Tuesday, September 5, 2017

Dangerous Minds

When we were kids, we really liked Coolio. Who didn't in 1995/1996? Gangsta's Paradise was the shit. Naturally, my brothers and I wanted the Dangerous Minds soundtrack.

We begged my dad to allow us to buy a "Parental Advisory" CD. Fuck you, Tipper Gore. My dad made us write an essay on why we should own it.

We put our heads together and wrote the best bullshit I've probably ever written in my life.

"The Dangerous Minds soundtrack is an important piece of art. It provides a window into the lives of people who have different lives. It is a good complement to a movie I have never seen about education and crime and poverty. I think you should let us buy this CD."

My dad relented.

We went to the Sam Goody at the Cerritos Towne Center and I went straight for the Rap section. There it was. Michelle Pfieffer being a Breatharian on the cover in a leather jacket and red lipstick. My mind, friends, was getting into dangerous territory.

Dad escorted us to the cash register where some thirty something year old nerd looked at my purchase then back at my dad and said, "You let your kids listen to this filth? They should be listening to Hootie and the Blowfish." I don't think my dad was embarrassed or anything because he said something like, "They wrote a very thought out essay about why it was a necessary purchase." Or maybe he said, "Fuck you, chump. Just take their money."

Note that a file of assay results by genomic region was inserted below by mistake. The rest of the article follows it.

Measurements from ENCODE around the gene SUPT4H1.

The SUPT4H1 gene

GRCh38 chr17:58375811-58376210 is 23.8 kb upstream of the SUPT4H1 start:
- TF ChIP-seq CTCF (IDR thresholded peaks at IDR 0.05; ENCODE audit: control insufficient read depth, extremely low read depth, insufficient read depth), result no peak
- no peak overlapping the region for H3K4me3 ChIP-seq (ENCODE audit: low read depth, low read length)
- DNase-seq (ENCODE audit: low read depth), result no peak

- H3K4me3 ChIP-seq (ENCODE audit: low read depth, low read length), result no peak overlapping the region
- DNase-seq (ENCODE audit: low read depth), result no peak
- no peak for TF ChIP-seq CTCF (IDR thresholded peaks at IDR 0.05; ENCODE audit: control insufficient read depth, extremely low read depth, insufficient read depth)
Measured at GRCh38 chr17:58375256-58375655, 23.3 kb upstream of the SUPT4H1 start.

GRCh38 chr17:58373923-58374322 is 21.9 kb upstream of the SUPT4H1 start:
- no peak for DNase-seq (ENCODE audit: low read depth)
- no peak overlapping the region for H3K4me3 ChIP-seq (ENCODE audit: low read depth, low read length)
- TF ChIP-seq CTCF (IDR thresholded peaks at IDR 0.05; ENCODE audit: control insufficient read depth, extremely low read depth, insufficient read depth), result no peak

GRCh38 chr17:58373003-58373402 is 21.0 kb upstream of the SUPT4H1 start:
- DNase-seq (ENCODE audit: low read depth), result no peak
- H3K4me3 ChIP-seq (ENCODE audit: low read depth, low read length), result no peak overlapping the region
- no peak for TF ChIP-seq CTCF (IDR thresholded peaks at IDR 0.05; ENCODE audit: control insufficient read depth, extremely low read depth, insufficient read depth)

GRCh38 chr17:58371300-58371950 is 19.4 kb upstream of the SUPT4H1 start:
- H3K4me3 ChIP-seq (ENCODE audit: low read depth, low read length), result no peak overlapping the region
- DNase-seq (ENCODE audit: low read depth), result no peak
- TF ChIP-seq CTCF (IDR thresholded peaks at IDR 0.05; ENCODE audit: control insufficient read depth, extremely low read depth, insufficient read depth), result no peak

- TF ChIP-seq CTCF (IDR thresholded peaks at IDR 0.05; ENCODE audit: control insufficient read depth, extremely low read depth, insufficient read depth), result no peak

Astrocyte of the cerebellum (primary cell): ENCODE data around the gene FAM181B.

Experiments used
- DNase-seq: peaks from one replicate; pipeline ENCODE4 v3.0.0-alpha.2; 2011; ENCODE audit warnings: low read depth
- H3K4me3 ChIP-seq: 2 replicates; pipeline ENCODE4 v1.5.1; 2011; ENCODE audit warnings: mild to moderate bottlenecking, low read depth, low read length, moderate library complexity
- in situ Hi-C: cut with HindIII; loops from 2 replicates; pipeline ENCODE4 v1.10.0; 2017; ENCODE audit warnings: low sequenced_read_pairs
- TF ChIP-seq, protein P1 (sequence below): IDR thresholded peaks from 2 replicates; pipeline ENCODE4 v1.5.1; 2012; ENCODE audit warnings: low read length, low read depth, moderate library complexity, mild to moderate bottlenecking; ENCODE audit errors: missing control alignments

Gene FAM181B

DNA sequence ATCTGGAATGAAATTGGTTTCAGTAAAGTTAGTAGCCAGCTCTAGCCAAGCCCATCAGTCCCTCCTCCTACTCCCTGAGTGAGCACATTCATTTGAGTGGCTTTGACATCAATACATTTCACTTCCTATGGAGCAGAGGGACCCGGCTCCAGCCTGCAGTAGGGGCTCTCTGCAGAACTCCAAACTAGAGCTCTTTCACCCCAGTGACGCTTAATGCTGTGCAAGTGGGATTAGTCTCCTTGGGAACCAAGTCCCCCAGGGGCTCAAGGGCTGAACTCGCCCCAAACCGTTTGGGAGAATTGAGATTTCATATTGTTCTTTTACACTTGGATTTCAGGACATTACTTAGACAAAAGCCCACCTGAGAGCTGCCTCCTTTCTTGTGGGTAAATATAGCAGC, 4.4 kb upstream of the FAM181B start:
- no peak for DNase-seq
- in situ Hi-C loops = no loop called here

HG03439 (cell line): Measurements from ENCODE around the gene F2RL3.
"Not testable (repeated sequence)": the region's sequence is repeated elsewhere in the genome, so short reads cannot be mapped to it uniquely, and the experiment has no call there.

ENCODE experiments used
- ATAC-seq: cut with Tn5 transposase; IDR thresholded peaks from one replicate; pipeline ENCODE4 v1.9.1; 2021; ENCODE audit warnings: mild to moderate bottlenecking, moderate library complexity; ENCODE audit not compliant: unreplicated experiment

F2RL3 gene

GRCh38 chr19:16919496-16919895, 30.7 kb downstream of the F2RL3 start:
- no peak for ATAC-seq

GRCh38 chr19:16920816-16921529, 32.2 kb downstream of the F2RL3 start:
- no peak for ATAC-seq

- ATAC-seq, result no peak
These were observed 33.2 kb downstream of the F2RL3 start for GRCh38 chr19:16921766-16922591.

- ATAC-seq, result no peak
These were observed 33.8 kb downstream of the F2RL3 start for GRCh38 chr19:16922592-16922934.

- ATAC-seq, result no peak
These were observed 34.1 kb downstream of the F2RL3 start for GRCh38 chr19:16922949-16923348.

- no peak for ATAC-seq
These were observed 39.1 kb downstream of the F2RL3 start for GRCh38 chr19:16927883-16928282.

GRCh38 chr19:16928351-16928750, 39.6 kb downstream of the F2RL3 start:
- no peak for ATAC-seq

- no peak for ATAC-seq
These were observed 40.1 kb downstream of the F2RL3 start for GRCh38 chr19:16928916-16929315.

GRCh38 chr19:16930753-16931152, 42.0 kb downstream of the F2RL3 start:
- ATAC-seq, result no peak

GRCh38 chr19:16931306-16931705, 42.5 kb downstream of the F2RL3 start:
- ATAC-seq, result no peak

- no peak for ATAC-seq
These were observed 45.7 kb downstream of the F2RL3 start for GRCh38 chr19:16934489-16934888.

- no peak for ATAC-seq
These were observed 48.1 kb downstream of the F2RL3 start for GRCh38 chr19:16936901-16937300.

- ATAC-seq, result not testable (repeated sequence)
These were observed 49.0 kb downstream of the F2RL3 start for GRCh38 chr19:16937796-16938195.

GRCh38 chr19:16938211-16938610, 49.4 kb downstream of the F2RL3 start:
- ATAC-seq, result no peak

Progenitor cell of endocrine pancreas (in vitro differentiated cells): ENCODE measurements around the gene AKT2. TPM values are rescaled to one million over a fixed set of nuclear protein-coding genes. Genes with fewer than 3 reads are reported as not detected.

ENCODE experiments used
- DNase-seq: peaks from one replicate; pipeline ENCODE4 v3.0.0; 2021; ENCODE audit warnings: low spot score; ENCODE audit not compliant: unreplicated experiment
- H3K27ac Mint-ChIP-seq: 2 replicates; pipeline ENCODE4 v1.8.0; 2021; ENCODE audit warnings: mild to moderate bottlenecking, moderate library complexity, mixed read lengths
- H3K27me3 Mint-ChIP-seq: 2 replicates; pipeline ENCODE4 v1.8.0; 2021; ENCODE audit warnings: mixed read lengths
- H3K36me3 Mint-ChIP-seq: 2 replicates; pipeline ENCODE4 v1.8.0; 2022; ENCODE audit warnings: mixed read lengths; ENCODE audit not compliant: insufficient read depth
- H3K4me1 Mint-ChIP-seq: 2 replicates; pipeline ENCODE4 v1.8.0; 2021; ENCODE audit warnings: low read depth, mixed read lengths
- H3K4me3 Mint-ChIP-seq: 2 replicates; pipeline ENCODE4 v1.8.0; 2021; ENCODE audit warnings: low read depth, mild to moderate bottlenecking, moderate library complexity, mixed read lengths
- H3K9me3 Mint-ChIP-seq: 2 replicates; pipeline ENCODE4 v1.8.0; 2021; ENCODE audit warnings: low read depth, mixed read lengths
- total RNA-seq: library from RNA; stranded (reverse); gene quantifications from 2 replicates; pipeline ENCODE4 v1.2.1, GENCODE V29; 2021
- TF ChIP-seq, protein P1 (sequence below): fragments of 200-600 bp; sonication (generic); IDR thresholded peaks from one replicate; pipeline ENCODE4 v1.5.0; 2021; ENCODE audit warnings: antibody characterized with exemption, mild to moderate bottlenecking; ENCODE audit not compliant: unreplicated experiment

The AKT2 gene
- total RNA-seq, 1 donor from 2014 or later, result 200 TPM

The mustachioed music gestapo rolled his eyes and allowed us to pay $19.88 for the soundtrack. That's what CDs cost back then. What a scam.

It wasn't long until my brothers and I did something to merit losing our Dangerous Minds privileges. It was a good thing that we backed up the CD to cassette tape because as punishment for whatever sin we committed, he made us return Dangerous Minds in exchange for Hootie and the Blowfish. My dad was a Stalinist for creative and funny punishments.

Lo and behold, the same rules nerd checked us out on the exchange. When I gave him the Hootie and the Blowfish CD to exchange for it, he tapped on the jewel case and said to us, "You see? This is real music."

Hootie and the Blowfish is so irrelevant that it's not even a punchline anymore. We never got that Dangerous Minds soundtrack back but my folks also didn't make us write essays for the shit we wanted. If we had the money for it, we were welcome to take the bus to the record store to get it on our own.

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